Mediterranean diet

2020-01-01 0 By admin

Nowadays there are increased rates of overweight people. These rates are increasing steadily. And if we even consider childhood obesity, then things are particularly worrying. The issue is not only the aesthetics, but health above all. It is not a coincidence that the rates of various obesity-related diseases such as cardiovascular disease, obesity, type 2 diabetes and so on are particularly high.

We have reduced exercise in our daily lives, while increasing our sedentary lives and poor nutrition. But what can be considered a “bad” or “good” diet? Obviously a burger can be particularly tasty, but it is extremely difficult to consider it a “good diet”, at least if we consider how we prepare and serve such a dish, all the ingredients.

We do not do this article to scold anyone, nor to shake a finger. Everyone’s life, as we always say, is clearly a personal affair. We are neither doctors nor specialists… But the point is that the thing is that we are starting to lose the limits and the most important thing is that we are the example of our children! If my child constantly watches me on TV to eat chips, it is proven that he will do the same thing, he will adopt the same habit.

We are determined to quit these bad habits. Our way is to start doing more exercise (no matter how hard it sounds to you) and to incorporate the Mediterranean diet into our program.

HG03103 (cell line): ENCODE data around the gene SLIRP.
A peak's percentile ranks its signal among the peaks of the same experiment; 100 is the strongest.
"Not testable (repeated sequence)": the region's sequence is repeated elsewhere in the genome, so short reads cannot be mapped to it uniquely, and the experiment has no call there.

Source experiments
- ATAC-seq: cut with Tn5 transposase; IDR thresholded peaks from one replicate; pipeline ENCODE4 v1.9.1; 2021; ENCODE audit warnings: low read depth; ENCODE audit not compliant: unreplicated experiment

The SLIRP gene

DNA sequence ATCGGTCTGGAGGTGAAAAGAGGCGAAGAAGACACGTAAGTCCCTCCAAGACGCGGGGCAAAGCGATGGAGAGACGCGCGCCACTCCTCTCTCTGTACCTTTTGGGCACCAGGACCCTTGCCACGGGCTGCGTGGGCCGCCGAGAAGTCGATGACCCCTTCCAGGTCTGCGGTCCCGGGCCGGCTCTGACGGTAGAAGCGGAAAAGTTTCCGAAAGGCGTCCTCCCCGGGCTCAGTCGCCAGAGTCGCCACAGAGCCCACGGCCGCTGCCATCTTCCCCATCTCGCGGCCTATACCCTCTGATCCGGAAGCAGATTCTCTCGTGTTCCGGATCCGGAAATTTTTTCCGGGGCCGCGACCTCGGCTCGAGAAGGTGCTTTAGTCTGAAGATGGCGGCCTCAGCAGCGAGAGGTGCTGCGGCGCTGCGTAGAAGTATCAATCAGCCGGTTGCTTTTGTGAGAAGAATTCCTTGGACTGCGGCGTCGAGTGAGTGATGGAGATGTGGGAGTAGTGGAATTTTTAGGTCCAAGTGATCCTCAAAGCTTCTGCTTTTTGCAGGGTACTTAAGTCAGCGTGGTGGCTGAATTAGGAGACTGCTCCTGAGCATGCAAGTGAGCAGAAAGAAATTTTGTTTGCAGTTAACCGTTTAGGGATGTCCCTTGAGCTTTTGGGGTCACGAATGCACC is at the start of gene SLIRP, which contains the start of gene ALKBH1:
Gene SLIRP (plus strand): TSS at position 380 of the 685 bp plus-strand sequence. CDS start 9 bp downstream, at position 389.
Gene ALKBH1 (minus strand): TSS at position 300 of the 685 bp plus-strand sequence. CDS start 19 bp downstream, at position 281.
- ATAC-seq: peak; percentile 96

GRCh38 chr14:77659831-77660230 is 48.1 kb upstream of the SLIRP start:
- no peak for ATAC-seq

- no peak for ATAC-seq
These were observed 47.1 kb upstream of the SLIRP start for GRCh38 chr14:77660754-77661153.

Source: www.pixabay.com

Mediterranean diet is full of nutrients and covers the nutritional needs of people of all ages. The basic principle of Mediterranean Nutrition is the triptych: Balance – Measure – Variety. It is important at every main and intermediate meal to consume the foods set out in the Mediterranean diet pyramid so that our daily diet is nutritious and balanced.

As its name implies, it comes from Mediterranean countries (Greece, southern Italy, France and Spain). In 2013 UNESCO added Mediterranean diet to the Representative List of Intangible Cultural Heritage of Greece, Cyprus, Italy (beneficiary), France, Morocco, Spain, Portugal and Croatia because “Mediterranean diet includes one skills, knowledge, rituals, symbols and traditions related to cultivation, harvesting, fishing, livestock breeding, maintenance, processing, cooking, and in particular the supply and consumption of food”. The Mediterranean diet is one of the healthy eating patterns recommended by the American Guidelines for Health Promotion and the Prevention of Chronic Diseases. It is also recognized by the World Health Organization as a healthy and sustainable model of nutrition and as an intangible cultural good by the “United National Educational, Scientific and Cultural Organization”.

The Mediterranean diet is based on a pyramid model. The Mediterranean diet pyramid is divided into three levels based on the frequency of food consumption. At the base there are the foods we have to use on a daily basis. Next up is the weekly diet stage and finally the monthly section is at the top of the pyramid. The pyramid contains all the food groups needed for our body. Specifically, dairy products, fruits, vegetables, cereals (especially whole grains) and their products (bread, pasta, rice, etc.), and olive oil as the main fat are the foods that are at the base of the pyramid and should be consumed daily. Poultry, fish, legumes, eggs and potatoes are on the second scale of the pyramid. And on top is red meat, which should normally be eaten twice a month most.